I should have left it at that, but it kept nagging at me. Were they flowers or fruit?
Well, yeah, I might have left it, but guess what I came across when looking for something else entirely on Epicurious.com?
“Agua de Jamaica. A non-alcoholic drink from Mexico made with jamaica flowers. Recipe from Rick Bayless ‘Authentic Mexican’.” This tells you to use “jamaica flowers (dried hibiscus flowers)” which you boil in water with sugar, steep and strain, “pressing on the flower solids to extract as much liquid as possible.”
Well, that sounds clear, eh? Definitely flowers. Wrong. I conscientiously checked on GourmetSleuth.com and found:
“Jamaica. Other names: Hibiscus flowers, roselle, Jamaica sorrel. Spanish name: jamaica. Although referred to as ‘jamaica flowers’ these are actually hibiscus calyxes (the cover over the blossoms before they open). The flowers are used in Mexico for a tangy deep red ‘cooler’ called Agua de Jamaica. Other names for the ‘jamaica flowers’ include ‘hibiscus flowers’, ‘roselle’ and ‘Jamaica sorrel’. In Mexican grocery stores the common terms are either ‘jamaica’ or ‘flor de jamaica’. The plant is native from India to Malaysia and is now widely grown throughout the tropics and subtropics.”
WHAT? Do they really mean calyxes? (If you already know, you’ll know that this is correct, but by now I was totally confused.)
So I just thought I’d clarify it, on reading over what I’d collected so far—I mean, finding out the stuff was used in Egypt was extra-fascinating: meant it was a “Survival and Revival” of both types! I then found some very confusing sets of instructions online. None of the recipe sites explained what the “flowers” are, and one very modern health-food website talked at me, ugh!
Searching for Jamaica
I’ll spare you the agony. I finally got the dinkum oil from Wikipedia, though it took quite a lot of searching before I struck the right article. Do NOT search under “jamaica”, it’ll take you straight to the country and you’ll be stuck. Look up “Hibiscus tea” or “Roselle (plant)”. The initial definition was not that encouraging: “Hibiscus tea is a herbal tea made as an infusion from crimson or deep magenta-coloured calyces (sepals) of the roselle (Hibiscus sabdariffa) flower. It is consumed both hot and cold.”
Um, yeah. Well, my Concise Oxford Dictionary defines “calyx” as “Whorl of leaves (SEPAL) forming outer case of bud”, and none of my sources talked about buds, but then I had a good look at the excellent photos both Wikipedia sites provide and remembered what I’d read on that talking website:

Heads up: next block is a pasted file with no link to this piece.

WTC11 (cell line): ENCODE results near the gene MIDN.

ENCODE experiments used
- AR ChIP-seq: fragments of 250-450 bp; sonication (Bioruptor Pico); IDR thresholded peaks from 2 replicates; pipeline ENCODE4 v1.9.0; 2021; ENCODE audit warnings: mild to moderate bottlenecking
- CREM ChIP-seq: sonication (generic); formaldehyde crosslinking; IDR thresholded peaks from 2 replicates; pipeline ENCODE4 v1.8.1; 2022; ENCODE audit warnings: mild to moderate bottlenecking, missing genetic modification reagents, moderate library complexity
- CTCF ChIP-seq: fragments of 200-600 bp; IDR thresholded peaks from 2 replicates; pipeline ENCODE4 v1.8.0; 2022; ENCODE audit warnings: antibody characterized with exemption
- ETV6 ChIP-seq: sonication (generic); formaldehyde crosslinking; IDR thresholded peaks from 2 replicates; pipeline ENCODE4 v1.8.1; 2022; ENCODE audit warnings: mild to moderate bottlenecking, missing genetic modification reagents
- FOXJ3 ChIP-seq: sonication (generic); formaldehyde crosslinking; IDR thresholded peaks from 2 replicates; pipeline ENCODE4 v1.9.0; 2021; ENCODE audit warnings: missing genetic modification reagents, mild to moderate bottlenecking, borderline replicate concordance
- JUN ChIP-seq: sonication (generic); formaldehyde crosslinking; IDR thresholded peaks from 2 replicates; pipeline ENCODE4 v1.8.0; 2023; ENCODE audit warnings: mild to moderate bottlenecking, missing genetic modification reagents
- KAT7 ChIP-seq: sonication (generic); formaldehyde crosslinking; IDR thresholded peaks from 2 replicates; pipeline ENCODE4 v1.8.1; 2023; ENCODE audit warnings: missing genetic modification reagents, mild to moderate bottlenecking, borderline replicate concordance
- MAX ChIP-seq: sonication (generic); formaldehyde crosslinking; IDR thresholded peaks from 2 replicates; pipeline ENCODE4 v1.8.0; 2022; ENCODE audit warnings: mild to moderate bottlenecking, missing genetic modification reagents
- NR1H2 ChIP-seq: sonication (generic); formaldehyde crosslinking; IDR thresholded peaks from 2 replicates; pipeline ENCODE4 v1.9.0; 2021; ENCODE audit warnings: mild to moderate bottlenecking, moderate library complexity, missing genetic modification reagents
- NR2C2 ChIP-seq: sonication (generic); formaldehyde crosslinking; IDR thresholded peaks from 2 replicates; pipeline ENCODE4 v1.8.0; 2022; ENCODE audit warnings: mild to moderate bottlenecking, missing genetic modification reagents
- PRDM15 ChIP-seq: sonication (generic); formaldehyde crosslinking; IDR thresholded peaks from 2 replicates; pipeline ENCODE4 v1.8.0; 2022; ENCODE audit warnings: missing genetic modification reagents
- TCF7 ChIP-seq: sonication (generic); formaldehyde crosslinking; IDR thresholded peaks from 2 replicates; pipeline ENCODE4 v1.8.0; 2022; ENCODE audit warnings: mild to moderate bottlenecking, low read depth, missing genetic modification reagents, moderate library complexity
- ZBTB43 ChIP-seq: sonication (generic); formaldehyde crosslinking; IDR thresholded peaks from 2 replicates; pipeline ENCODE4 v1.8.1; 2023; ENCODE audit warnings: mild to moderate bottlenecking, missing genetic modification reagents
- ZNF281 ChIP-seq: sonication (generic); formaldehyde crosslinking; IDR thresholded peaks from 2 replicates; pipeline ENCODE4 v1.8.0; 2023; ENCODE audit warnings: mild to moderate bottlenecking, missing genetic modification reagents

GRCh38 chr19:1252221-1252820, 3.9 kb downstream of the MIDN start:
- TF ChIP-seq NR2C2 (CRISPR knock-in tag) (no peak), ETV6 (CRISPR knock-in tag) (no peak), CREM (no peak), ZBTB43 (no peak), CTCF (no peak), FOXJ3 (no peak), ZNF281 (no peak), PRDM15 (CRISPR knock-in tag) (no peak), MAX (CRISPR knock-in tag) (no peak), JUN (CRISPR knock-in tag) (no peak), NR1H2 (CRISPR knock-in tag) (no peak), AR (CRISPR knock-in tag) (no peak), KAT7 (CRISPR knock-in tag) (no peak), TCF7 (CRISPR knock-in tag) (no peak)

“After the petals fall from the flower, the remaining deep red calyces (cup-like structures formed by the sepals) grow into seed-containing pods that resemble flower buds. It’s these red calyces that are used to make hibiscus tea.” http://products.mercola.com/hibiscus-tea/
Oops, yes, it had the dinkum oil after all! I’m not recommending it as a website, but this description is definitely the clearest and best. You have to remove the actual seed pod before using the calyces/calyxes (the Concise Oxford accepts both spellings). This can be done with a little implement, as in the entrancing picture below from Wikipedia, or you can wait until the roselles dry out a bit and then peel the sepals off.
Poke the seed pod out with your little implement. What is left is the Mexican “flor de jamaica,” the American “roselle” or “jamaica”, the Australian “rosella”, or the “hibiscus flower.” It is used in many other parts of the world under many other names, too.
What’s it taste like? Very tart, is the word, rather like cranberry juice: it needs sweetening.
Wikipedia also supplies a picture which includes both the flower (very insignificant) and the calyces:
“Roselle plant at Wave Hill, Bronx, New York, 2014,
showing leaf, flower, bud and dark red calyces”
by Invertzoo - own work. (Wikipedia)
In Conclusion, Let Me Say Just This…
It didn’t help, interesting and informative though Daleys is, that one of their correspondents had described the plant as H. sabdarifa (one F) instead of Hibiscus sabdariffa. To sort that one out without any possibility of mistake I had to consult the USDA. Ya never heard of them? No, well, at one stage in my inglorious career I worked in an agricultural research library. That’s the United States Department of Agriculture, folks, and if they’re wrong on botany the whole world is wrong.
Hibiscus sabdariffa L. roselle
Kingdom Plantae – Plants
Subkingdom Tracheobionta – Vascular plants
Superdivision Spermatophyta – Seed plants
Division Magnoliophyta – Flowering plants
Class Magnoliopsida – Dicotyledons
Family Malvaceae – Mallow family
Genus Hibiscus L. – rosemallow
Species Hibiscus sabdariffa L. – roselle
Obsessive? You betcha. It’s from both sides of the family, too.
Glass of iced roselle tea